A retired firefighter’s selfless act of bravery was recalled during the presentation of an award on behalf of the Royal Humane Society at Government House in Douglas.
Bobby Moore and his family were enjoying an evening walk on South Quay in Douglas on 25 August last year, when his attention was drawn to an elderly man who had slipped and fallen into the harbour between two boats.
Drawing on more than 28 years’ experience in the Isle of Man Fire and Rescue Service, Bobby immediately entered the water to reach the man, saving his life by supporting and tying lines around him until the emergency services arrived.
Chief Fire Officer Kevin Groom made a successful application to the Royal Humane Society, a British charity which grants awards for life-saving acts of bravery and for the restoration of life by resuscitation.
Lieutentant Governor Sir Richard Gozney presented the award to Bobby, a former sailor with the Royal Navy, who also received an illuminated address for his career in the Isle of Man Fire and Rescue Service which ran from March 1989 to July 2017.
The event, which was attended by Home Affairs Minister Bill Malarkey MHK, Department Member Dr Alex Allinson MHK and Chief Executive Mark Kelly, also saw Station Officer Brian Quirk and Leading Firefighter Andrew Dugdale receive long service and good conduct medals after serving 20 years each.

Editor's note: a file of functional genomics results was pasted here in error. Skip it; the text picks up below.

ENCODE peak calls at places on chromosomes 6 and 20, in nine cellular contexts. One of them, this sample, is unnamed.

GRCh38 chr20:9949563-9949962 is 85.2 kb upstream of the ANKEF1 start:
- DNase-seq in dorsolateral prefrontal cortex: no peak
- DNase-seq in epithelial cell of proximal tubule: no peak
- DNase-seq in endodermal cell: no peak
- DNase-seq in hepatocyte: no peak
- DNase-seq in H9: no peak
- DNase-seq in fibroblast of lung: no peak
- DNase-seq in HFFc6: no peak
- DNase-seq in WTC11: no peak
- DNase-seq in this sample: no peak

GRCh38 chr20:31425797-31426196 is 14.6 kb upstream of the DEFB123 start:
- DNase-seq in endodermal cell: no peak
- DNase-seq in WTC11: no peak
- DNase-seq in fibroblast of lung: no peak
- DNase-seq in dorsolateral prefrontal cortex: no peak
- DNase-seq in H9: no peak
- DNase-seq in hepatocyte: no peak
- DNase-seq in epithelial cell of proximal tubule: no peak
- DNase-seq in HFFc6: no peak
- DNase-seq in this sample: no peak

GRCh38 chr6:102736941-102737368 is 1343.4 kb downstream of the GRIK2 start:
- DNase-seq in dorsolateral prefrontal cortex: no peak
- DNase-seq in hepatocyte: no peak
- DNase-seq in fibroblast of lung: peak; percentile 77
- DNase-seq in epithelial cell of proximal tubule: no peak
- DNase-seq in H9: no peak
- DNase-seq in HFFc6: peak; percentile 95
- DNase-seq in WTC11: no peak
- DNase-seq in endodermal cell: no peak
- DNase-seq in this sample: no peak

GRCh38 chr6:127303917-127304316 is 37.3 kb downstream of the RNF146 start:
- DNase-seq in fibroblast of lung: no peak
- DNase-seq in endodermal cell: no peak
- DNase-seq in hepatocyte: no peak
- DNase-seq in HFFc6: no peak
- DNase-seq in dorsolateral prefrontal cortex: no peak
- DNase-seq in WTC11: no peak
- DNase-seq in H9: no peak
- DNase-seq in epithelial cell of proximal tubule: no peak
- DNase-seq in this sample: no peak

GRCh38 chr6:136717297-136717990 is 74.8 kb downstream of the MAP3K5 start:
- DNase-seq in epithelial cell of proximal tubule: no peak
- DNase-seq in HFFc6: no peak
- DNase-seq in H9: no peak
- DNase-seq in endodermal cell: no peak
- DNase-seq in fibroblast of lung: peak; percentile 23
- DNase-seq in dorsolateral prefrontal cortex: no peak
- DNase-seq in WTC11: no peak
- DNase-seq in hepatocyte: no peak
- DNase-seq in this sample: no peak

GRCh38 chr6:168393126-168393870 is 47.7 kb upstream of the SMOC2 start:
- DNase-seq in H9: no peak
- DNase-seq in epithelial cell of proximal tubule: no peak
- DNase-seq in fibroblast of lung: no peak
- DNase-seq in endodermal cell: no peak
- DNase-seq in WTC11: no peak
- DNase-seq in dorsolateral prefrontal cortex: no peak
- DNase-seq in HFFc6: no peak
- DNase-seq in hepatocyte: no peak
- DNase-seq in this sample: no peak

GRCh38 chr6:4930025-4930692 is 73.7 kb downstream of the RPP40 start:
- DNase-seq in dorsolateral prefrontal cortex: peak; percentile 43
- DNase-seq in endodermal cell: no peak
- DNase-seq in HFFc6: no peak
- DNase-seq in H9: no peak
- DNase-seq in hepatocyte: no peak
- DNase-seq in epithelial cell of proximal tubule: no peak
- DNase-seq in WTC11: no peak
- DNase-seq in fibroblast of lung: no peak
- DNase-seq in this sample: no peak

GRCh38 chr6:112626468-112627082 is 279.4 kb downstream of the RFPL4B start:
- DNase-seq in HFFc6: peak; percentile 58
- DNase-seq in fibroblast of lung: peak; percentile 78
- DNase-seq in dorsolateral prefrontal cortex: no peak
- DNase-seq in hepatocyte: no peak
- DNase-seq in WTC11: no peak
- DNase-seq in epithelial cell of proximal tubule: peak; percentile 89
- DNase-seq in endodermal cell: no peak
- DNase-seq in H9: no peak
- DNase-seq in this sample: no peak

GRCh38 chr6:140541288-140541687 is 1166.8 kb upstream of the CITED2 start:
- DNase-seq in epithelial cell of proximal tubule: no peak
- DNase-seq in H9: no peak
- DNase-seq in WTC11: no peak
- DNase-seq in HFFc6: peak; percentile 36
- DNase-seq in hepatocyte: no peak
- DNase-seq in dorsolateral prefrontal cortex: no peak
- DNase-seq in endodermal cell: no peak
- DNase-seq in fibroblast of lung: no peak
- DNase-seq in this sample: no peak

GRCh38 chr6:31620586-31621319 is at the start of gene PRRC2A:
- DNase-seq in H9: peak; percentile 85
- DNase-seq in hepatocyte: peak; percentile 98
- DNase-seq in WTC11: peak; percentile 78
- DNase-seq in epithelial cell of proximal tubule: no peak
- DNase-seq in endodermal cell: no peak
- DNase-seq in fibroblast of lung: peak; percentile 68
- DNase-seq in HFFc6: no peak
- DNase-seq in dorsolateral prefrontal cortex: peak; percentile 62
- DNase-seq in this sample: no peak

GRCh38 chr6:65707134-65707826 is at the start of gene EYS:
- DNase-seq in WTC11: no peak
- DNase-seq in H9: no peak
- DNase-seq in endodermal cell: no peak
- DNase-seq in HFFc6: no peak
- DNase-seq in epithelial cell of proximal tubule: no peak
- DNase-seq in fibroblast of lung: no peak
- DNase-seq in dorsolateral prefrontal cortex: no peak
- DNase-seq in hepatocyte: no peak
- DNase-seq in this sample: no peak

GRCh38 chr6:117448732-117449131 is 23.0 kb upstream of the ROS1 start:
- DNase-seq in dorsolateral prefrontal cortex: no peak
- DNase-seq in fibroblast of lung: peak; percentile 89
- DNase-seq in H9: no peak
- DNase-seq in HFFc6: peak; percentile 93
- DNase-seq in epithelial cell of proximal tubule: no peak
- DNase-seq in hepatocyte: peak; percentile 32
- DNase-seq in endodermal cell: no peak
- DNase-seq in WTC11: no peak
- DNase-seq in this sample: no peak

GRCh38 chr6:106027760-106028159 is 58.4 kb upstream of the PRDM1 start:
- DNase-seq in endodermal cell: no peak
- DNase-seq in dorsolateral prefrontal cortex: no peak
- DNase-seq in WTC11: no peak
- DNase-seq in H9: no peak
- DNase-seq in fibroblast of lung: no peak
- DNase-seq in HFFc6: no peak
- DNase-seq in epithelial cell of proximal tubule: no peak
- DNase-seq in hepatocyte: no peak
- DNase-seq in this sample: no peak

Chief Fire Officer Kevin Groom said:
‘I was delighted to attend the awards ceremony that acknowledged the professional and dedicated people who work for the Isle of Man Fire and Rescue Service.
‘The Royal Humane Society award presented to retired firefighter Bobby Moore was truly justified and well deserved.’
Home Affairs Minister Bill Malarkey MHK said:
‘The Island has a Fire and Rescue Service to be proud of and I’m delighted to be here today to see firefighters rewarded for their dedication and bravery.
‘The instinctive and selfless way Bobby Moore reacted to help save a man’s life last year has been rightly honoured – despite being retired, he remains a credit to his colleagues and the service itself.’